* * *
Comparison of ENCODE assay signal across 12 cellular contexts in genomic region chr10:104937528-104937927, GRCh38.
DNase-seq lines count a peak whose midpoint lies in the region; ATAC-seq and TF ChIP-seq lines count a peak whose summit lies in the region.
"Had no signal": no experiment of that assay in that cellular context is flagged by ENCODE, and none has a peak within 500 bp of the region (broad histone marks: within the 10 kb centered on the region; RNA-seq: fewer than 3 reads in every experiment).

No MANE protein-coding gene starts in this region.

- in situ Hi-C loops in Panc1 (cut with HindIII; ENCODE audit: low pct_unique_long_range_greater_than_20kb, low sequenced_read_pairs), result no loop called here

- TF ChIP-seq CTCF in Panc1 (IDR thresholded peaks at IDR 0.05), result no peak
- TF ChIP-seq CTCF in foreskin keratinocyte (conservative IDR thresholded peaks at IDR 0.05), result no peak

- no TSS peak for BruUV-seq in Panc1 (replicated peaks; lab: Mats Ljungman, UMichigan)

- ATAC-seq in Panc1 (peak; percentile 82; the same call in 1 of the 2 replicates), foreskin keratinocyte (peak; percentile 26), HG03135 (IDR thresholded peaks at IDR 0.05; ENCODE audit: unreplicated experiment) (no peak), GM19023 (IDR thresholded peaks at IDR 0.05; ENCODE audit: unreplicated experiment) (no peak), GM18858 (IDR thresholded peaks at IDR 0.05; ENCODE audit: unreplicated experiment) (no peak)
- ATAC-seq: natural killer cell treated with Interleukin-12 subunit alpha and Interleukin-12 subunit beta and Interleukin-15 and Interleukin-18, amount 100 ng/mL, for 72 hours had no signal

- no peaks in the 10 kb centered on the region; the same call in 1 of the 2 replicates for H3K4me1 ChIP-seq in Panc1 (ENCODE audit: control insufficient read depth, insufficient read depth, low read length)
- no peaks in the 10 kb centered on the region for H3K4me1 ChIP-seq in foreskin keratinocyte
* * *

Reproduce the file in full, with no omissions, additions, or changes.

Comparison of ENCODE assay signal across 12 cellular contexts in genomic region chr10:104937528-104937927, GRCh38.
DNase-seq lines count a peak whose midpoint lies in the region; ATAC-seq and TF ChIP-seq lines count a peak whose summit lies in the region.
"Had no signal": no experiment of that assay in that cellular context is flagged by ENCODE, and none has a peak within 500 bp of the region (broad histone marks: within the 10 kb centered on the region; RNA-seq: fewer than 3 reads in every experiment).

No MANE protein-coding gene starts in this region.

- in situ Hi-C loops in Panc1 (cut with HindIII; ENCODE audit: low pct_unique_long_range_greater_than_20kb, low sequenced_read_pairs), result no loop called here

- TF ChIP-seq CTCF in Panc1 (IDR thresholded peaks at IDR 0.05), result no peak
- TF ChIP-seq CTCF in foreskin keratinocyte (conservative IDR thresholded peaks at IDR 0.05), result no peak

- no TSS peak for BruUV-seq in Panc1 (replicated peaks; lab: Mats Ljungman, UMichigan)

- ATAC-seq in Panc1 (peak; percentile 82; the same call in 1 of the 2 replicates), foreskin keratinocyte (peak; percentile 26), HG03135 (IDR thresholded peaks at IDR 0.05; ENCODE audit: unreplicated experiment) (no peak), GM19023 (IDR thresholded peaks at IDR 0.05; ENCODE audit: unreplicated experiment) (no peak), GM18858 (IDR thresholded peaks at IDR 0.05; ENCODE audit: unreplicated experiment) (no peak)
- ATAC-seq: natural killer cell treated with Interleukin-12 subunit alpha and Interleukin-12 subunit beta and Interleukin-15 and Interleukin-18, amount 100 ng/mL, for 72 hours had no signal

- no peaks in the 10 kb centered on the region; the same call in 1 of the 2 replicates for H3K4me1 ChIP-seq in Panc1 (ENCODE audit: control insufficient read depth, insufficient read depth, low read length)
- no peaks in the 10 kb centered on the region for H3K4me1 ChIP-seq in foreskin keratinocyte